• Another thing to consider is that a quantum computer can achieve impressive speeds because qubits work at the subatomic level. Existing physical and hardware restraints make scalability of qubits highly complex and uncertain right now. Even when quantum computers become scalable, the natural progression of software is expected to match the progress made by hardware and encryption methods which should evolve to be safely implemented on blockchains like Bitcoin.

However, it would be a little early to start abandoning all hope with Bitcoin, blockchain, and the emerging technology as it is a bit more complicated than that.

In the event of quantum computers cracking SHA-256, for example, an obvious solution would be to switch to a stronger encryption algorithm of the same family, such as SHA-512. Furthermore, there are methods to encrypt information even after quantum computers. Researchers have developed methods of cryptography that use principles of quantum mechanics to safely secure information. The only problem lies in implementing such cryptography into preexisting systems.

  1. The National Research Council (NRC) of Canada partnered with the University of Waterloo to launch a two-year research initiative for quantum-safe blockchain technology.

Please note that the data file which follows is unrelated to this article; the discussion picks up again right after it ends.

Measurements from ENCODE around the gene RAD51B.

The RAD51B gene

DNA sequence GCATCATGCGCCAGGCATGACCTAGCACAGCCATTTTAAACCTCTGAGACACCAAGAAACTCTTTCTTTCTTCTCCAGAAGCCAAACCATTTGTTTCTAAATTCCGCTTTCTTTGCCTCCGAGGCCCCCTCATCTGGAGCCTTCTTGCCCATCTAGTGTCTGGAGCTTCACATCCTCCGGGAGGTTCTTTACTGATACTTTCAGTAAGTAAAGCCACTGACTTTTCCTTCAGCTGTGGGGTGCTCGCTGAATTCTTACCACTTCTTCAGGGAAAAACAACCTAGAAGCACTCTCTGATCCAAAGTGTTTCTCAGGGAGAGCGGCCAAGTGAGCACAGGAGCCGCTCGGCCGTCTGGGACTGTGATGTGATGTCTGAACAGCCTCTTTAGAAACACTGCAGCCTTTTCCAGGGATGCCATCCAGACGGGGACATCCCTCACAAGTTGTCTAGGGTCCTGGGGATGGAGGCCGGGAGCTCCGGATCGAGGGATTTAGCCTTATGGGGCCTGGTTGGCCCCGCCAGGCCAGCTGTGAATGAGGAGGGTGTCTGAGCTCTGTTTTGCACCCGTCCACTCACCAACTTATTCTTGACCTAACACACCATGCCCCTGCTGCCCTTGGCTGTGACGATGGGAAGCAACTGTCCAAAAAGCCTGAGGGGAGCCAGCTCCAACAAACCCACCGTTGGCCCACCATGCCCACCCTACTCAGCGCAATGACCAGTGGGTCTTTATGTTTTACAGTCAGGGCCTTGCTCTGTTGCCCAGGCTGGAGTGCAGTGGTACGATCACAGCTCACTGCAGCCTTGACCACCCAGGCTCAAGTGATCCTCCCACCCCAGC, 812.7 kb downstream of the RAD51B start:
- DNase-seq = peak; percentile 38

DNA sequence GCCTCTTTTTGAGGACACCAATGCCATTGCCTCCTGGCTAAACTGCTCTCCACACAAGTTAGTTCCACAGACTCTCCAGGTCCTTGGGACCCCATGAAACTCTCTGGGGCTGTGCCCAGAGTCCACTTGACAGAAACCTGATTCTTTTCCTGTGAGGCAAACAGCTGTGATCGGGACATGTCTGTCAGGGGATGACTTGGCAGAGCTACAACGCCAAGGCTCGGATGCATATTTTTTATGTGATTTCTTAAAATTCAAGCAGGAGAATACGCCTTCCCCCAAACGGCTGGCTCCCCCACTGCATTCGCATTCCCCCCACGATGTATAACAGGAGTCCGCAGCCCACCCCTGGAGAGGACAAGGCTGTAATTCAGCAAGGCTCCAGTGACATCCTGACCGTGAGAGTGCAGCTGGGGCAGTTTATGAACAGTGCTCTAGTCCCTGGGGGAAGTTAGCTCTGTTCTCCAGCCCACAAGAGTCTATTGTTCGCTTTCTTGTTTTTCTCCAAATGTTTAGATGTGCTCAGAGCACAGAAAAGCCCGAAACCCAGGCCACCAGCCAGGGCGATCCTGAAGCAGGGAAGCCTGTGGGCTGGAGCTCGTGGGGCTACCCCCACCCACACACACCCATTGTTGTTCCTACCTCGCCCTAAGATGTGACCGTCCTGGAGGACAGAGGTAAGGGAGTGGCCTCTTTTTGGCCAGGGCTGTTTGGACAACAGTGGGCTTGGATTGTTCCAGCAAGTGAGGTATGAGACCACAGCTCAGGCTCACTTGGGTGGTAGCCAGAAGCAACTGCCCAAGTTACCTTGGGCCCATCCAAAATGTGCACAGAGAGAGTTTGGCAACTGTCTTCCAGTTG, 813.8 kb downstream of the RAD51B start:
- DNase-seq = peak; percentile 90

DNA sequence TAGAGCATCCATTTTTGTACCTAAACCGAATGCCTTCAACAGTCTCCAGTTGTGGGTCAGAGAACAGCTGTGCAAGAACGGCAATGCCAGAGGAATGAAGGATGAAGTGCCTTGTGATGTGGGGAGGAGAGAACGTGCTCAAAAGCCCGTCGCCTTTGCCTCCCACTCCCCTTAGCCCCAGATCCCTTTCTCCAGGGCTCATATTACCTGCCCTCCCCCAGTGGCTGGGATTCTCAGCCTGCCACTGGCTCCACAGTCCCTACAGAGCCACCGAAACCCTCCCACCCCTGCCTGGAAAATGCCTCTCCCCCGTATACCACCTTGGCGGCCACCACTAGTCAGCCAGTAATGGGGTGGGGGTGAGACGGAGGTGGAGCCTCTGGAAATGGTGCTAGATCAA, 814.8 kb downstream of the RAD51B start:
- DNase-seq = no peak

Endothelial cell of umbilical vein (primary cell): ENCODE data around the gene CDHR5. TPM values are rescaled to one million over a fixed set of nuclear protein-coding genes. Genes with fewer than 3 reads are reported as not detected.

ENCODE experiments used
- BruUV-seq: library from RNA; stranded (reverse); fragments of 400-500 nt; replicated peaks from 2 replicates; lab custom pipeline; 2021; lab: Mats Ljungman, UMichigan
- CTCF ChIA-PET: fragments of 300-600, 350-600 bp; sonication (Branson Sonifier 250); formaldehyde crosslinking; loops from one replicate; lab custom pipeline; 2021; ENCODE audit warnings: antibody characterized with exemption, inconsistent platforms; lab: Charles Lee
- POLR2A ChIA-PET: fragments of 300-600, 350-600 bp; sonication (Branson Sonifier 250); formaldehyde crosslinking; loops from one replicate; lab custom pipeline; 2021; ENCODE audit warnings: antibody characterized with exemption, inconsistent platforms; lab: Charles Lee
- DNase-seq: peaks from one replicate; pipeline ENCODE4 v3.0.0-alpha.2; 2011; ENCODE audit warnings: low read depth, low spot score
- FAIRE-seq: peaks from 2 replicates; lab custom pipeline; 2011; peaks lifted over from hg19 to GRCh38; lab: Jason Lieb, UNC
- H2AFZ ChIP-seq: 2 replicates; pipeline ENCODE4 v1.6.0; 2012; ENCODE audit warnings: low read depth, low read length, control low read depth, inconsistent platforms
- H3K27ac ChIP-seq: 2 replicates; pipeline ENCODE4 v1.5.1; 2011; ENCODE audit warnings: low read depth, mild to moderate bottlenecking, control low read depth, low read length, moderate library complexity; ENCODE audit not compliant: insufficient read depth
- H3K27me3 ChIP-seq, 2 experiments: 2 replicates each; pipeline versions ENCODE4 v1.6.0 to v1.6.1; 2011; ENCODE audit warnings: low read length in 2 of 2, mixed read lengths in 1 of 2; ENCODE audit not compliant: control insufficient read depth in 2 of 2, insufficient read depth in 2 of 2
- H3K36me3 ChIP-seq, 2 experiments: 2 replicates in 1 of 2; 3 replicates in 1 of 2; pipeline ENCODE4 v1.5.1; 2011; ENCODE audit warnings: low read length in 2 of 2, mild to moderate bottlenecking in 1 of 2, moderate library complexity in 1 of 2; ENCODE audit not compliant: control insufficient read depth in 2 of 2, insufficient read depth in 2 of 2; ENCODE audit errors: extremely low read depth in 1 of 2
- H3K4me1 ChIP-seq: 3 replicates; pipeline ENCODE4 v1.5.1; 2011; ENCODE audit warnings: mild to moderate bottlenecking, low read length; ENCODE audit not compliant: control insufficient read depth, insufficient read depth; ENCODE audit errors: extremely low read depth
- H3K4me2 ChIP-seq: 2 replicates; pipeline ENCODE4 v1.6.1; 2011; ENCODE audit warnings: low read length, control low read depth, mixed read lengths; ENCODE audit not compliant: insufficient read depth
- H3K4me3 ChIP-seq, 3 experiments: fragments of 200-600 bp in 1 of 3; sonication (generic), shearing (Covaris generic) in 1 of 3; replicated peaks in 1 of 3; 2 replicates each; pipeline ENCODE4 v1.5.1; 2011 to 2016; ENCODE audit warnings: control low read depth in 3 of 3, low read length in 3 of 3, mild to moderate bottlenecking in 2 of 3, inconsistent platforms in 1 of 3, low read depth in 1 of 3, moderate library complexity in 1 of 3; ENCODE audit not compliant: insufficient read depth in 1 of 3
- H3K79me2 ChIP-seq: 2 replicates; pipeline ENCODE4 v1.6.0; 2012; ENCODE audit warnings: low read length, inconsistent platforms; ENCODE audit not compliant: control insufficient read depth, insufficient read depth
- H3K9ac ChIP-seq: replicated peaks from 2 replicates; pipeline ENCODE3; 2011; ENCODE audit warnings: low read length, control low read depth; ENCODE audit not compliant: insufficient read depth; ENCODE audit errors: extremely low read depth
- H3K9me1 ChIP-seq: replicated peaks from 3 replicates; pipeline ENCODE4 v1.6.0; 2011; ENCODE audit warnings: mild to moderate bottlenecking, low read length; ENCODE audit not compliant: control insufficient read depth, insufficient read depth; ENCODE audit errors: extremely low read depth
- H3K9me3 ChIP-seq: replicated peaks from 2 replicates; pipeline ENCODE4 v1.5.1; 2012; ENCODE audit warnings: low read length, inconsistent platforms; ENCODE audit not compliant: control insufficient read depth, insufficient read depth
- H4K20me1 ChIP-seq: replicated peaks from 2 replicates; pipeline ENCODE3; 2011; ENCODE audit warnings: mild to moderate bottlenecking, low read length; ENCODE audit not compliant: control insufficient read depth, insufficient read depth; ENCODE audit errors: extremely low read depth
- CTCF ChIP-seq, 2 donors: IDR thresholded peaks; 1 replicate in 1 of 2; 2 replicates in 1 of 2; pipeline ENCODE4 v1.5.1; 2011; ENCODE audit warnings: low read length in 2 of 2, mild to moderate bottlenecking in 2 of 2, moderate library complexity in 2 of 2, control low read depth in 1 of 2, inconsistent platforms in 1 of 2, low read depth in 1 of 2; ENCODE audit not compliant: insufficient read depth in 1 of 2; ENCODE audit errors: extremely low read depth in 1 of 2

2. The research, led by University of Waterloo professors Srinivasan Keshav and Michele Mosca, is receiving a total of $180,000 over this two-year period to expand the team with other “highly qualified personnel,” said Nic Defalco, communications advisor to the NRC.
  3. The US National Security Agency (NSA) may be developing a quantum-resistant cryptocurrency. It was reported by Bloomberg Technology journalist William Turton, who attended the annual Billington CyberSecurity Summit in Washington. The information provided by Turton does not abound in detail. “Anne Neuberger, Director of NSA’s new Cybersecurity Directorate says that the agency will propose hardware and software standards again. Also notes agency is working to build quantum-resistant crypto” Turton writes on Twitter. The reasons for the NSA’s potential interest in developing such a cryptocurrency are unclear, but experts agree that quantum computing is a threat to cryptography mechanisms, albeit so far distant.

The reality is, as so often the case, more nuanced — predictions of Bitcoin’s death in a post-quantum era have been greatly exaggerated. It may not be the kill switch that everyone imagines because of media hype, but it certainly something that should be on the radar for anyone involved in the ecosystem.

Instead of making it a rat race, both the technologies should be focussed on being turtles where consistent and all-inclusive efforts are put in quantum and blockchain technology to assist or make the dynamics of infrastructure collaborative and not conflictive. If Bitcoin’s blockchain possesses such a near threat from quantum computers, other altcoin blockchains are worse off. However, as mentioned earlier, it is too soon to juxtapose them and measure the danger blockchains will encounter as we believe next 3–4 years are going to be extremely crucial to track the progress and competence of both the technologies.